For 30 years Calderdale has been a place The Prince of Wales has returned to again and again.
Halifax, Todmorden, Brighouse and Hebden Bridge have all received Royal visits from Prince Charles, most recently when he visited Hebden Bridge to see the extent of the damage after the flooding of June 2012.
Over three decades there have been projects under way in Calderdale that would appear to be close to the Prince’s heart, taking in regeneration schemes, sustainable growing and in the case of Eureka!, the national museum of childhood which celebrated its 25th anniversary last year with its best visitor numbers in two decades, he had a hand in bringing it to the town.
In February 1987 when he visited Halifax, one of his points of call was Halifax Piece Hall, then a decade on from when it was saved from demolition by a single vote margin. Thirty years on he will see Georgian era Grade I listed The Piece Hall following its ultimate restoration with the aim of boosting its, and Calderdale’s, international profile and showing how heritage and modern day business can work hand in hand.
He was back in Calderdale that December, meeting crowds in Halifax and being equally popular when he visited Brighouse. Half a decade later, he returned to Brighouse to give his backing to the Build A Brighter Brighouse campaign.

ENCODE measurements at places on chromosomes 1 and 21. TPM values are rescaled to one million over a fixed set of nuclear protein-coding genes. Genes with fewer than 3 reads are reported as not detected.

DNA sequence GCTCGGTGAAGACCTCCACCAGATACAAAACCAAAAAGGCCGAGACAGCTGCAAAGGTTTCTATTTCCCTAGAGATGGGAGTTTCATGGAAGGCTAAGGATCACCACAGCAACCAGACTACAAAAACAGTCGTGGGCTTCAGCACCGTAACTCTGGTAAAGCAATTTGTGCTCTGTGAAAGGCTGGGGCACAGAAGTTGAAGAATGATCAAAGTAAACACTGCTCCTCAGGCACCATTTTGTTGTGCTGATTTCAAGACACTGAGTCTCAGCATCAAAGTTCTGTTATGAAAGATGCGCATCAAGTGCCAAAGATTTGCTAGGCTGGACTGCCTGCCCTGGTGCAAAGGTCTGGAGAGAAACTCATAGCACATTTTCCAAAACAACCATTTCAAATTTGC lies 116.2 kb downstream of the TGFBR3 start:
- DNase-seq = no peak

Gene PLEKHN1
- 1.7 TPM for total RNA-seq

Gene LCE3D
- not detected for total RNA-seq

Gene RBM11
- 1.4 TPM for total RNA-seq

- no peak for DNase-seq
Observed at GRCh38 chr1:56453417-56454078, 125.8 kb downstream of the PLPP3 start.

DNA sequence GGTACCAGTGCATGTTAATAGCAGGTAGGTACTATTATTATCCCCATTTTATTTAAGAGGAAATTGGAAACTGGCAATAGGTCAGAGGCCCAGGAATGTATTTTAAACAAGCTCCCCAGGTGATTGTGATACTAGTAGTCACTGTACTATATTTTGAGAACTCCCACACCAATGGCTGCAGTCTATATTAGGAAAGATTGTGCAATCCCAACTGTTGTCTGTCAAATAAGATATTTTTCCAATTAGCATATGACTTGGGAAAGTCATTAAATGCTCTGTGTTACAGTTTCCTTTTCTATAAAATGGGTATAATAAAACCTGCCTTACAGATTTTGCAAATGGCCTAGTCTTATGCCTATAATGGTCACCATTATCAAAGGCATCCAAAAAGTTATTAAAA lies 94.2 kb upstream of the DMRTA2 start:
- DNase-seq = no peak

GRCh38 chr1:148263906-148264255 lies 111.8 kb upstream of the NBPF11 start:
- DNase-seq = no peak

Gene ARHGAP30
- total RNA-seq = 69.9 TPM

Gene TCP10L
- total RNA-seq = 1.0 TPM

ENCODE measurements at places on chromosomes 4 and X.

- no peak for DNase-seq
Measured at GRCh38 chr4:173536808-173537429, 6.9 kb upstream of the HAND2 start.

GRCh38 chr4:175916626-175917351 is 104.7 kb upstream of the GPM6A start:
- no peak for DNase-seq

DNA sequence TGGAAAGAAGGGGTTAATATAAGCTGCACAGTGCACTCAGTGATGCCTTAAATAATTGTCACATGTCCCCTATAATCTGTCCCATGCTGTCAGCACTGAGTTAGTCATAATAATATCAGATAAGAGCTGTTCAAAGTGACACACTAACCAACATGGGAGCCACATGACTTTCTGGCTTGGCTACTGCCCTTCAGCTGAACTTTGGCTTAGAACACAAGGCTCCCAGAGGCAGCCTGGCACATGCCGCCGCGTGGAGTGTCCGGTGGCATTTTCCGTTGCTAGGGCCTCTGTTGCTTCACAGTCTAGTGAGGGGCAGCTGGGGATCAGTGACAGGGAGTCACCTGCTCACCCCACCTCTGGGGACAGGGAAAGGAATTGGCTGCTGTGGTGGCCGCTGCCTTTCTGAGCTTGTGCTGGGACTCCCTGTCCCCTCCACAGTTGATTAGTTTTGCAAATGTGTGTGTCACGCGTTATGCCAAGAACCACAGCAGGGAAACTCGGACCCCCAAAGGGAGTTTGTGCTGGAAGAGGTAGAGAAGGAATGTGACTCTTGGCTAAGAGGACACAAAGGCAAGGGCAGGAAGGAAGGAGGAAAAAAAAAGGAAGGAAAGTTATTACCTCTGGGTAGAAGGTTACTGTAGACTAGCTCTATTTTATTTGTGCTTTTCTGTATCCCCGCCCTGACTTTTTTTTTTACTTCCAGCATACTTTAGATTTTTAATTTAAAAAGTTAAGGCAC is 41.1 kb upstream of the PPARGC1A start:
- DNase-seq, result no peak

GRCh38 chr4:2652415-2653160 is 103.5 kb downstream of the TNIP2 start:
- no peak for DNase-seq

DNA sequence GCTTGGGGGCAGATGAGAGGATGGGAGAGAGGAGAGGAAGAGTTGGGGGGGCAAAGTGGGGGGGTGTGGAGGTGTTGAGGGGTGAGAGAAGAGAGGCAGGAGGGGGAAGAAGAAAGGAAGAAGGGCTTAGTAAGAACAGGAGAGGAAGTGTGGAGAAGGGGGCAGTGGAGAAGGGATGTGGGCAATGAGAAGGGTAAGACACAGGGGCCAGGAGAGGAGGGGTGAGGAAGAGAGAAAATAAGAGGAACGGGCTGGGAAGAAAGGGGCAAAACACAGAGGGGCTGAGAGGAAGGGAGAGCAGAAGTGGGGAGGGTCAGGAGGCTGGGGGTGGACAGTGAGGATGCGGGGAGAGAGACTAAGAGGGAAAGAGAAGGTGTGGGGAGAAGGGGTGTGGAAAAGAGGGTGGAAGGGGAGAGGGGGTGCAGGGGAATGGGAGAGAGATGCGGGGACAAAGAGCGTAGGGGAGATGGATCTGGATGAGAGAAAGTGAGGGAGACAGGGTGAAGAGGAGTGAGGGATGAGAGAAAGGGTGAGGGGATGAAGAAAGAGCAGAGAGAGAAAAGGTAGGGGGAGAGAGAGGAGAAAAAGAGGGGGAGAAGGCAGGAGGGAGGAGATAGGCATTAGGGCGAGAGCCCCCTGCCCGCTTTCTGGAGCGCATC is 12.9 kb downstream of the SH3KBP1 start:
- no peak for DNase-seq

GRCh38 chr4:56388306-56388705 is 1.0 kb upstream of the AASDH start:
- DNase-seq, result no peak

In February 1989 the headlines in the upper Calder Valley read “Charlie is our darling” as the Prince visited Todmorden and Hebden Bridge on Valentine’s Day, crowds turning out in their hundreds as he was gifted, among other things, a flower or two.
Through his ongoing involvement from the 1980s with Business in the Community, The Prince of Wales had become aware of a site close to Halifax Railway Station which was vacant and suggested it would be the perfect location for Eureka!, the museum of childhood, and also hoped that its creation would act as a catalyst for economic regeneration in Halifax.
Accordingly, several years down the line, in July 1992 he proudly returned to open the museum which last year opened another new gallery and has plans to expand both in Halifax and at a west cost Eureka! it hopes to establish on Merseyside.
In more recent years one of the Prince’s most high profile visits was his return to Todmorden in September 2010. Charles, who is also Duke of Cornwall, has his own farm estate in that county and was keen to learn more about the public planting and promotion of local food by Incredible Edible Todmorden.
As well as casting an eye over the planting beds and meeting the crowds he also enjoyed visiting Todmorden Market, showcasing local produce.
His interest in the area included that visit to Hebden Bridge in the aftermath of the serious flooding which struck the upper Calder Valley in June 2012.
When he returns next Friday, February 16, his itinerary for Halifax will see him assess how the borough has developed over three decades, with The Piece Hall, Square Chapel and bustling Dean Clough Mills forming part of a busy but thorough experience.